|MadSci Network: Botany|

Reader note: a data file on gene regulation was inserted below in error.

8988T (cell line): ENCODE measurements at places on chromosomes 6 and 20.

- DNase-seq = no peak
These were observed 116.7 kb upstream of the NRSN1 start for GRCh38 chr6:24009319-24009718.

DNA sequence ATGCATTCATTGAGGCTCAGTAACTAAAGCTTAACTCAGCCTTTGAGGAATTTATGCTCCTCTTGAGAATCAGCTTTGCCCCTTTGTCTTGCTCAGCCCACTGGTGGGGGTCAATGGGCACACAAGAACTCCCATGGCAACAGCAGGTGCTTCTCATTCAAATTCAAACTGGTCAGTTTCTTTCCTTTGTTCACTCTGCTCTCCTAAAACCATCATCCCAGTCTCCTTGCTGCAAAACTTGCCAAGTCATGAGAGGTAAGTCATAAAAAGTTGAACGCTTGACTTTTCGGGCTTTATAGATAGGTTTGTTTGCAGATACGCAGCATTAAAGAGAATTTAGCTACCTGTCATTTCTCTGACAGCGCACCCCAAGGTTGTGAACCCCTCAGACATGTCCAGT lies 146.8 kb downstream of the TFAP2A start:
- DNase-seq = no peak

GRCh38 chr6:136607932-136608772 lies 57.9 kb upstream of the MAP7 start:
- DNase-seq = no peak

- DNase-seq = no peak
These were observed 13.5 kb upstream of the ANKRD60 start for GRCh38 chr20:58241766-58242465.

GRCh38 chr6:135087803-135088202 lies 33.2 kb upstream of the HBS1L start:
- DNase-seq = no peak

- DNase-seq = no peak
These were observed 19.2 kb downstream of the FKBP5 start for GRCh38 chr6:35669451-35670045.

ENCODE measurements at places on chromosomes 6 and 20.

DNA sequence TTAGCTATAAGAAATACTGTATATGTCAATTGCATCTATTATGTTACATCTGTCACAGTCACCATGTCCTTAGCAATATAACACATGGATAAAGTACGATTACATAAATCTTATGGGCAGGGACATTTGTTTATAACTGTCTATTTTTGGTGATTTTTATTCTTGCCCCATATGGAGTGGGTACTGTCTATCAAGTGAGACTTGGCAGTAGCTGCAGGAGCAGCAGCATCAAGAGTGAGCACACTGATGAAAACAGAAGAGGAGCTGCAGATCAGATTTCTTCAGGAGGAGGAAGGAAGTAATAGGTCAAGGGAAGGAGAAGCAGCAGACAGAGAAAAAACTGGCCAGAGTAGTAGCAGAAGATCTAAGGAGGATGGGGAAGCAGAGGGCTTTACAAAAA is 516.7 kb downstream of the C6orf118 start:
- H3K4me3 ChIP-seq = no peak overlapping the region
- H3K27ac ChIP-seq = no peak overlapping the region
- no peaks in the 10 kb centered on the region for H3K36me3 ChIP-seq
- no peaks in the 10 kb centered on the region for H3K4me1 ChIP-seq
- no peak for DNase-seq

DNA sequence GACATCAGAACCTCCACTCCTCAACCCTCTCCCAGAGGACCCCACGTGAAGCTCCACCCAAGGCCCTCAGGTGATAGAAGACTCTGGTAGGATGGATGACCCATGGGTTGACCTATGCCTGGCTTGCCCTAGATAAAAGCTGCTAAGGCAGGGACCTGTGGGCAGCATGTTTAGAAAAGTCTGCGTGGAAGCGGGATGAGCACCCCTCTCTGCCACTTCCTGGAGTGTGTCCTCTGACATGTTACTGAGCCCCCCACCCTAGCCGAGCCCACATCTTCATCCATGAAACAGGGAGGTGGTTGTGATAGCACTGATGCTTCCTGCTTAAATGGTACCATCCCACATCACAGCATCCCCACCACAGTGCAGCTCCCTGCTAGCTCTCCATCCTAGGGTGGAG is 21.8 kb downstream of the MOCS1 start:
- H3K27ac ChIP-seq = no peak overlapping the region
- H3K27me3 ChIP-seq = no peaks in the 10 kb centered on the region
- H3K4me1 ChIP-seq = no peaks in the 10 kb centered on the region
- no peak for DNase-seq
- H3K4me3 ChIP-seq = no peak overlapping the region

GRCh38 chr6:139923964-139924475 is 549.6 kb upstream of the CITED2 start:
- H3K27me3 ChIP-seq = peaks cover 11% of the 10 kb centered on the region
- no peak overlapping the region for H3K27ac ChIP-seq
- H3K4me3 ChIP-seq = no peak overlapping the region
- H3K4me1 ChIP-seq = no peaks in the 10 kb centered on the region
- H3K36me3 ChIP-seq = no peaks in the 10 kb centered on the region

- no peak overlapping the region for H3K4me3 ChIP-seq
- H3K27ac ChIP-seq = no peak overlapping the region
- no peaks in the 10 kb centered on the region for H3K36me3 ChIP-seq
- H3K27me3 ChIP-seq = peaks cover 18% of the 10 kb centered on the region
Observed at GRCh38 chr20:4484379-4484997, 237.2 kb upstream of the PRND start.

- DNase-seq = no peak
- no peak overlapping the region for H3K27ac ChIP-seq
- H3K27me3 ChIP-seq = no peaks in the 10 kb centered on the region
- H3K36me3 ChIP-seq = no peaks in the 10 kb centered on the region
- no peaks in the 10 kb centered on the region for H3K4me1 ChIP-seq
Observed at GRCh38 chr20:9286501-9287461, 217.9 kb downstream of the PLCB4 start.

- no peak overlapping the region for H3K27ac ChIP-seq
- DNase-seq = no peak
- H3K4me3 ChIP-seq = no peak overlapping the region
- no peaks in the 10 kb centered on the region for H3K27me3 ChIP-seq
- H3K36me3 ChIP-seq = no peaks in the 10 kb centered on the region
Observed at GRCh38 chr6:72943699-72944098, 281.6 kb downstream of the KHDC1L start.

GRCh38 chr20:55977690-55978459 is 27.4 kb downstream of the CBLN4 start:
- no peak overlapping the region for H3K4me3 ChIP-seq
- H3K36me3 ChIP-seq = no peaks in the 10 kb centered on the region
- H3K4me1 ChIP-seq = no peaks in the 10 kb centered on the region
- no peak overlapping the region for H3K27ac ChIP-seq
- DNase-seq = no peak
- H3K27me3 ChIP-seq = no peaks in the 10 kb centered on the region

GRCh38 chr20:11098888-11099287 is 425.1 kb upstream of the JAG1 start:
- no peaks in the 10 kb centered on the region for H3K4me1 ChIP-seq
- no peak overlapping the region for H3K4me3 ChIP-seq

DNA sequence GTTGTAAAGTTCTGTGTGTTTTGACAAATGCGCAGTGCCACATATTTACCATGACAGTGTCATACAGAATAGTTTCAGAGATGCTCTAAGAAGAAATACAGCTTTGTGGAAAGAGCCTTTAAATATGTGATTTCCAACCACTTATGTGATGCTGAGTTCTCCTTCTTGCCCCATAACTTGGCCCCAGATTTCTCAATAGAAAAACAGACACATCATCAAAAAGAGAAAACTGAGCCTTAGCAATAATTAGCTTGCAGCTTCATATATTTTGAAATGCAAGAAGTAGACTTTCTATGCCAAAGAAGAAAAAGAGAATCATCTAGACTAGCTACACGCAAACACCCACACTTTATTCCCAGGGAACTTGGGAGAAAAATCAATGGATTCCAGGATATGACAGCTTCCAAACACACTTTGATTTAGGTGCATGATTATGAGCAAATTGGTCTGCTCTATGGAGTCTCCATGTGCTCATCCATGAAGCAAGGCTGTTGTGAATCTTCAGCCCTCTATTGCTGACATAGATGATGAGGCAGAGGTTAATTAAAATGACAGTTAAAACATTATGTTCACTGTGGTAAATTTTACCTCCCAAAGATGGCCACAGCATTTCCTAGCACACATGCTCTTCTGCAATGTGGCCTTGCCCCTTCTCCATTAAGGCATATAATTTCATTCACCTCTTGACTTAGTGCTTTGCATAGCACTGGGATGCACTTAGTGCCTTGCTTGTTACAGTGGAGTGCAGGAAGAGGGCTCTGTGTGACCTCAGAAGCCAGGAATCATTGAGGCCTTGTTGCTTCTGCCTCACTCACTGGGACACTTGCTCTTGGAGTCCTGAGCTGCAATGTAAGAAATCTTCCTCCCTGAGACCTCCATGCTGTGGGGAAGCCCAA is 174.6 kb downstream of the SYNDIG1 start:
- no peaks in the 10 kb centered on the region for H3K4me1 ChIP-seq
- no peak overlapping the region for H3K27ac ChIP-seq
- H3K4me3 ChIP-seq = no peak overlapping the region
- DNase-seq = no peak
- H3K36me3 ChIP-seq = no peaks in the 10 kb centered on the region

Natalie, The tools of a field botanist can be divided into two categories: field equipment and office/lab equipment. I've included a list of this equipment with a short description of its use. Field equipment: EYEPIECE WITH LANYARD: usually worn around neck and used to observe small details on plant(i.e. looking for glands on the underside of a leaf). NOTEBOOK AND PENCIL: recording field notes. COMPASS: record directional information and assistance getting in and, more importantly, out of the woods. PRUNER: to clip woody specimens. TROWEL: when collecting herbaceous plants, it is best to collect the whole plant, roots and all. COLLECTING BAG: place specimens in bag (zip lock etc.) to prevent wilting until you press plants. FIELD GUIDE: From Virginia northward to Maine, many use Gleason and Cronquist's Manual to Vascular Plants. In Virginia, North Carolina and South Carolina, Radford, Ahles and Bell Manual to the Flora of the Carolinas is the best source but it may be too heavy for field use. For professional and amateur botanist alike, Newcomb's Wildflower Guide is an excellent book and one that I highly recommend. CAMERA: For taking pictures of particularly rare plants. Photos may be used as voucher specimens if you do not wish to collect a plant. WATER: Especially important on long hikes or hot days. INSECT REPELLENT: Optional, depending on the habitat you are searching. FIELD PACK: To carry all the above in. PLANT PRESS: Some wait until they're back at the lab to press plants, others press plants while still in the field. APPROPRIATE FOOTWEAR: If you hiking steep rocky areas, this is especially important. GPS: With technology changing, more and more botanist are using GPS. BIRD BOOK/OTHER GUIDES: Optional, for those with interest beyond the plant kingdom. Once you arrive back to lab/office, the following tools are most useful. MICROSCOPE: Used to view the fine details that often distinguish closely related species. FLORISTIC KEYS: In addition to the guides I've mentioned above, one may use keys specific to a certain group of plants (i.e. key to aquatic species, key to goldenrods, etc.). These keys are used to determine the exact species / taxa you are trying to identify. DISSECTING NEEDLES: With many species, you need to dissect the plant to properly identify it. For example, many grass keys ask for differences in the seed shape, but the seed is protected by other parts of the grass. Needles are a good way to tease the tissue away and find the part you need. METRIC RULER: A ruler with millimeter markings is critical. Most measurements within the keys are based on the metric system. REFERENCE MATERIAL: If you have access to a herbarium, this is most helpful. Once you have tentatively keyed you plant, comparing it to a herbarium specimen will allow you to verify or reject your ID. PLANT PRESS: If you're material was not pressed in the field, it should be pressed as soon as possible after returning to the lab. Old newspaper sheets are best to use as holders for individual specimens within the press. The press may be placed in a plant dryer or simply in a warm, dry room. LABEL PROGRAM: Once the specimens are properly identified and pressed, a label providing directions to the collection site with a habitat description should be created. The specimen and label will be given to a herbarium so that they may mount the specimen on archival quality herbarium paper and place the specimen within their collection. If properly pressed and archived, the specimen may be used for many, many years by other botanist and researchers. The above only represents the most common tools that a botanist will use. Each botanist has personal preferences regarding what to use or not use. Some may not use some of the items listed, while others may have additional tools. This list is a good list describing the basic tools. Good luck and if you have any other questions, please let me know. Troy Weldy Associate Botanist NY Natural Heritage Program
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